He got the nod from both parties and promptly called the Patriots back, thus setting the wheels in motion for perhaps the most memorable night in the orchestra’s 73-year history.

It was certainly the biggest stage, at least in a figurative sense. Indeed, while the actual performing area was a trifle snug, more than 70,000 people at the stadium and another 35 million watching NBC’s broadcast of the Thursday-night game against the Pittsburgh Steelers saw and heard the orchestra perform “O Fortuna,” the Patriots’ so-called tunnel song, and eventually shared the stage with the rapper T-Pain.


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“It was quite an upbeat moment for us,” said Salerno, using both wordplay and understatement to get his point across. “I recognized this is an opportunity for us to perform, and be relevant, in an area that we never thought we could before.”

In many respects, that performance at Gillette almost a year ago effectively speaks to the aspirations, goals, and challenges that define the SSO moving forward. It was a dramatic attempt to move beyond what would be considered traditional (in terms of both the venue and performing with a rapper), attract new and larger audiences, and greatly improve visibility beyond the confines of Symphony Hall.

There will be a lot more of that — although certainly on a smaller scale — in the months and years to come, as a look at the 2016-17 calendar reveals.

One of things I’m teaching, but also learning at the same time, is that our orchestra must respond to different genres of music to remain in the forefront of the people’s minds.”

In addition to the classical offerings — a Tchaikovsky Gala on opening night (Sept. 24), Brahms’ “Double Concerto” on Nov. 19, and Beethoven’s “Emperor Concerto” on Jan. 21 — the SSO will share the stage with the Irish Tenors two weeks before St. Patrick’s Day, and will wrap up the season on May 13 with something called Video Games Live!

As that name suggests, this will be an immersive concert that features the musical scores from the greatest video games of all time — as those games appear on large screens around the hall, with synchronized lighting and other special effects.

Those unique events, and especially the final one, are designed to draw more diverse audiences, particularly young people, a stern challenge now facing all arts institutions.

SSO and its conductor, Kevin Rhodes

Peter Salerno says the main challenge for SSO and its conductor, Kevin Rhodes (pictured), is audience development.

To meet this challenge head-on, the SSO must do something not exactly within its character, historically, and that is to be far more willing to take risks, said Salerno, adding quickly that the board has essentially greenlighted such an approach to business, and so has long-time conductor Rhodes and the rest of the orchestra’s team.

“One of the things I’m teaching, but also learning at the same time, is that our orchestra must respond to different genres of music to remain in the forefront of the people’s minds,” he explained, adding that this is the mindset driving the SSO and forging its schedule for the coming year.

For this issue and its focus on travel and tourism, BusinessWest takes an in-depth look at how the SSO is looking to expand its playing field, in all kinds of ways, and put every definition of the term ‘score’ into play.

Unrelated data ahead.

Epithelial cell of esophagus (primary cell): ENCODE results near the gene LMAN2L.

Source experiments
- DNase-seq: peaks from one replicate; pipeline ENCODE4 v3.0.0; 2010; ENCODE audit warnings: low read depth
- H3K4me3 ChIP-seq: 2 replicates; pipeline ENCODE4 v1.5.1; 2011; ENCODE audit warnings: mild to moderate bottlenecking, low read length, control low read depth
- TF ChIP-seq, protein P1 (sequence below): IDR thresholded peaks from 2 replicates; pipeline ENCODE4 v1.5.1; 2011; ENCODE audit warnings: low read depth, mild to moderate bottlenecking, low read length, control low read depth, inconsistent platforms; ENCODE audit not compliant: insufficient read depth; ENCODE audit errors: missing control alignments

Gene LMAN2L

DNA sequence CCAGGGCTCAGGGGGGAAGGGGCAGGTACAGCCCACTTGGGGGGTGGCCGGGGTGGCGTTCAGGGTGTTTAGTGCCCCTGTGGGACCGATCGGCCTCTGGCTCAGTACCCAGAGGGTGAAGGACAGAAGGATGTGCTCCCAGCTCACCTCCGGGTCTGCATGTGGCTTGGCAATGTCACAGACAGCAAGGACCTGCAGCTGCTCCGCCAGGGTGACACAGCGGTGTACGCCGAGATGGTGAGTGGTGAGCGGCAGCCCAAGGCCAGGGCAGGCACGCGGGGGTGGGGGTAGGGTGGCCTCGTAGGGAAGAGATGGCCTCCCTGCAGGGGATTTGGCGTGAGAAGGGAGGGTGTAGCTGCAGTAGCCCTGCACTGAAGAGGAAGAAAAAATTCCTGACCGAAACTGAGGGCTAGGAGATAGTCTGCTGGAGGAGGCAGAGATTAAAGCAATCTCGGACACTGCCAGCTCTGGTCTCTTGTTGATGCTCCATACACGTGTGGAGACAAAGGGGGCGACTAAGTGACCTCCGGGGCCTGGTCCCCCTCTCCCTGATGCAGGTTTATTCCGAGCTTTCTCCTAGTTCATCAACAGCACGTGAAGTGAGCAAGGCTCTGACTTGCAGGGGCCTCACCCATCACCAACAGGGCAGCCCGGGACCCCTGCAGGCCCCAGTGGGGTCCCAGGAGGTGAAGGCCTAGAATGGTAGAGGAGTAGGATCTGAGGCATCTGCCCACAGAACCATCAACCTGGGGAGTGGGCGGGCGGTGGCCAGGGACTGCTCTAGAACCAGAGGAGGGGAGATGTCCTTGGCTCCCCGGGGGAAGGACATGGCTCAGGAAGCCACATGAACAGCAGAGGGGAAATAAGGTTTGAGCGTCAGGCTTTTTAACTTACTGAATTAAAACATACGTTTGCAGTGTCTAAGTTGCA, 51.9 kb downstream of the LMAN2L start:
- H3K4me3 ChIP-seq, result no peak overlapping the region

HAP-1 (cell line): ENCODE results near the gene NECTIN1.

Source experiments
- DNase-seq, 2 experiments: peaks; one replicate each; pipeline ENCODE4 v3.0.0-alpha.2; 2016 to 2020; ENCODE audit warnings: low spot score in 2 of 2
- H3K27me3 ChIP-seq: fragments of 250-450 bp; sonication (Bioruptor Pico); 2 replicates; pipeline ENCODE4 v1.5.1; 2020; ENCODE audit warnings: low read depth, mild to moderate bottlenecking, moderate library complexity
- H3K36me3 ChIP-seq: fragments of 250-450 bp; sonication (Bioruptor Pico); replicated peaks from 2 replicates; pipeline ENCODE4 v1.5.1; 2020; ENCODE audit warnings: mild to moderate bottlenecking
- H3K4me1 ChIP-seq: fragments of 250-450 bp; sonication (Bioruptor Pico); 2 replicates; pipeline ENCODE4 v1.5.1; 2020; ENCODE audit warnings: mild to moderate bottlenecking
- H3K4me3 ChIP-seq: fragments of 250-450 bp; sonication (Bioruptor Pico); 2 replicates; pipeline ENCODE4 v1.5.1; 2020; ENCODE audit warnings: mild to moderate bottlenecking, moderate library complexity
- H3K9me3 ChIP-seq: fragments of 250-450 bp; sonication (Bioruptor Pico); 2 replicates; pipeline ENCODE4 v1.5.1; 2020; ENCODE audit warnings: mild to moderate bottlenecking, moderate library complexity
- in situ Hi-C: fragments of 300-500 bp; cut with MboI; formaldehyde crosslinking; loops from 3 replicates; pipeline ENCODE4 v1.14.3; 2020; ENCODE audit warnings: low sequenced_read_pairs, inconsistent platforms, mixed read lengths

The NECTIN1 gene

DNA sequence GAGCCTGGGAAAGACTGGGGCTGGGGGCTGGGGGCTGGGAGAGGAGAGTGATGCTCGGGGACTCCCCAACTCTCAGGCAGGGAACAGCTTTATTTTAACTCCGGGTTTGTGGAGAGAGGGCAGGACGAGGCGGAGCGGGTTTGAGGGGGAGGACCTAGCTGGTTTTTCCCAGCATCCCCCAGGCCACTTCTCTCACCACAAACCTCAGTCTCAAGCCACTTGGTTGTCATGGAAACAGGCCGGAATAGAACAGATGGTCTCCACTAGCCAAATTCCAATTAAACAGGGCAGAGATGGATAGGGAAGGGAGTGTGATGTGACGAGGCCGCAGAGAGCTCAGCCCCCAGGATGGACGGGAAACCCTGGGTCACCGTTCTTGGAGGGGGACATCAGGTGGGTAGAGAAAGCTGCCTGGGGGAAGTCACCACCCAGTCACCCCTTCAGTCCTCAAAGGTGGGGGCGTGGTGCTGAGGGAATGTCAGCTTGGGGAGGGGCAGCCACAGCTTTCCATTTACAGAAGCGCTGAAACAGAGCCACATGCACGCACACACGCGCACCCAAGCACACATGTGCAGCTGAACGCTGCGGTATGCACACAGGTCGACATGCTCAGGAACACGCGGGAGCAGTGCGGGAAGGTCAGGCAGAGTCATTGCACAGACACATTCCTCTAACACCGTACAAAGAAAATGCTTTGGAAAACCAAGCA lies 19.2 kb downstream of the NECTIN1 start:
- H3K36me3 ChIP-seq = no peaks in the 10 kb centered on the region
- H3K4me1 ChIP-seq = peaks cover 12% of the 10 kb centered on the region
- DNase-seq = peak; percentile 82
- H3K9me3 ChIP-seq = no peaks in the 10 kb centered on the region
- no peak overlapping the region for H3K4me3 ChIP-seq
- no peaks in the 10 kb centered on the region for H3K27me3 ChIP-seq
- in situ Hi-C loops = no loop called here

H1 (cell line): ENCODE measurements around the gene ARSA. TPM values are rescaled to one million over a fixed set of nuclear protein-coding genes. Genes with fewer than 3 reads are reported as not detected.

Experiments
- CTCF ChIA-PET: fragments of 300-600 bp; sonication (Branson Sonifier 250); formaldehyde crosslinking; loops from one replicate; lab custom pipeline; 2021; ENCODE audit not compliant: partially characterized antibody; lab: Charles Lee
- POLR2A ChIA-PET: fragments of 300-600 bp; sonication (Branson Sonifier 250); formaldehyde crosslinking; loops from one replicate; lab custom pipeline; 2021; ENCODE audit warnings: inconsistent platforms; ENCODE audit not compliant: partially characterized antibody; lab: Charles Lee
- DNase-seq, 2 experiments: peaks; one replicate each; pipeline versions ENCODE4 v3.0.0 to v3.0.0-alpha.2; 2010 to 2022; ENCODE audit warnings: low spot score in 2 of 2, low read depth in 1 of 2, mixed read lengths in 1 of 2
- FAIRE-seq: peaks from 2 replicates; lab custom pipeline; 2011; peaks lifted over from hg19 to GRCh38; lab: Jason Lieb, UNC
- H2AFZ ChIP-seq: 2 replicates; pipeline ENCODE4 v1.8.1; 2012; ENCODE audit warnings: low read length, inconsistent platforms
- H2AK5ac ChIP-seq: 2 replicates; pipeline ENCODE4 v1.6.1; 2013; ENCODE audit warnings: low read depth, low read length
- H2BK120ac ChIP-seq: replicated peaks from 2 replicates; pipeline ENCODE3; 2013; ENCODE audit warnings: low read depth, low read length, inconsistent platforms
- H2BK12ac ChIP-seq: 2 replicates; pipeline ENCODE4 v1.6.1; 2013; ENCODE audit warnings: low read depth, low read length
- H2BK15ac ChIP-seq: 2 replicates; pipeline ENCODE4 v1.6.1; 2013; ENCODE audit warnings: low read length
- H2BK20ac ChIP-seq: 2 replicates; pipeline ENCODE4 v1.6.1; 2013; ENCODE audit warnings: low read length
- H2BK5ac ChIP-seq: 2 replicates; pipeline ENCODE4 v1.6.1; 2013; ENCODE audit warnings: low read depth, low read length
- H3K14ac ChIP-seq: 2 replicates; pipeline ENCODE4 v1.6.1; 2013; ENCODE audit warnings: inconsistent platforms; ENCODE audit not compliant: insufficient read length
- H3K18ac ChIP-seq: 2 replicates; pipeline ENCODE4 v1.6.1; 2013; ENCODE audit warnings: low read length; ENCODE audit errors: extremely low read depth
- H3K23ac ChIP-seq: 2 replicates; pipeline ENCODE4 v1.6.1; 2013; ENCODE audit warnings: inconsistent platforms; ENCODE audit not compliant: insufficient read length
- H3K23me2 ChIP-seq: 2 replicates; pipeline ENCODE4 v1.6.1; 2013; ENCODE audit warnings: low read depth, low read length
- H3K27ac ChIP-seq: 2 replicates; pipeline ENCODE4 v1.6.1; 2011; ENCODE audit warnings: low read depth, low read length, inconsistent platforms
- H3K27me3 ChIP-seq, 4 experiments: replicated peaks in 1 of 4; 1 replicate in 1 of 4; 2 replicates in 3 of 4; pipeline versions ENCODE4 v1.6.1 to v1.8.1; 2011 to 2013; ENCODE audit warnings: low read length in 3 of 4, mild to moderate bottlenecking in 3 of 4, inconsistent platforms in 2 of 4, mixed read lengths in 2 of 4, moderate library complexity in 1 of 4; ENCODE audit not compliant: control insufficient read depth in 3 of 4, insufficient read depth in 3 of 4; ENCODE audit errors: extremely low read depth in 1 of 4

Developments of Note

Looking back on the 24 days after that fortuitous phone call came in from Foxborough, Salerno used all kinds of descriptive phases to characterize them — from ‘long’ to ‘exhilarating.’

“Those were 60-hour weeks,” he said, smiling as he did so because, while the work was sometimes tedious — involving everything from drafting contracts with the Patriots and NBC to insurance matters and a mountain of logistics — it was also very exciting.

This was, after all, the proverbial opportunity of a lifetime, and the SSO was going to do everything in its power to seize the moment.

“This was a surreal moment for our orchestra, and it showed the versatility of our people,” said Salerno as he showed a video of the performance, with the SSO clearly visible to fans amid fireworks and low-lying fog, adding that perhaps the biggest obstacle was creating a sheltered performing area for the orchestra, something the Patriots organization pulled together. And demand for it was warranted because it rained in the hours leading up to the performance and stopped only moments before it was set to begin.

In many respects, dealing with cloudy forecasts and unsettled skies — in a figurative sense — has been a part of doing business for the SSO in recent years. Like all arts venues, it has seen its traditional audiences age, and with that demographic shift a need has emerged to embrace change and, as mentioned earlier, risk.

The Patriots performance was, again, a significant manifestation of this trend — this was believed to be the first time a full symphony orchestra had performed at such an NFL ceremony and perhaps the first time an orchestra of this type had appeared with a rapper — but there have been others, with more planned for the year ahead.

“We’re participating in the creation of new horizons for symphonic sound,” he said, adding that orchestras across the country are facing the same challenges. “And we’re going to keep pushing, and bringing world-class talent to the Springfield arena.”

Leading the orchestra through this intriguing period is Salerno, now 75 years old, who brings a wealth of experience in business, work with nonprofit institutions, and the SSO itself, having been a trustee for many years and serving not one, but two stints as interim executive director.

Described by many as a stabilizing influence to the operation, he succeeds Audrey Szychulski, who left the SSO in the spring of 2015 after less than two years at the helm.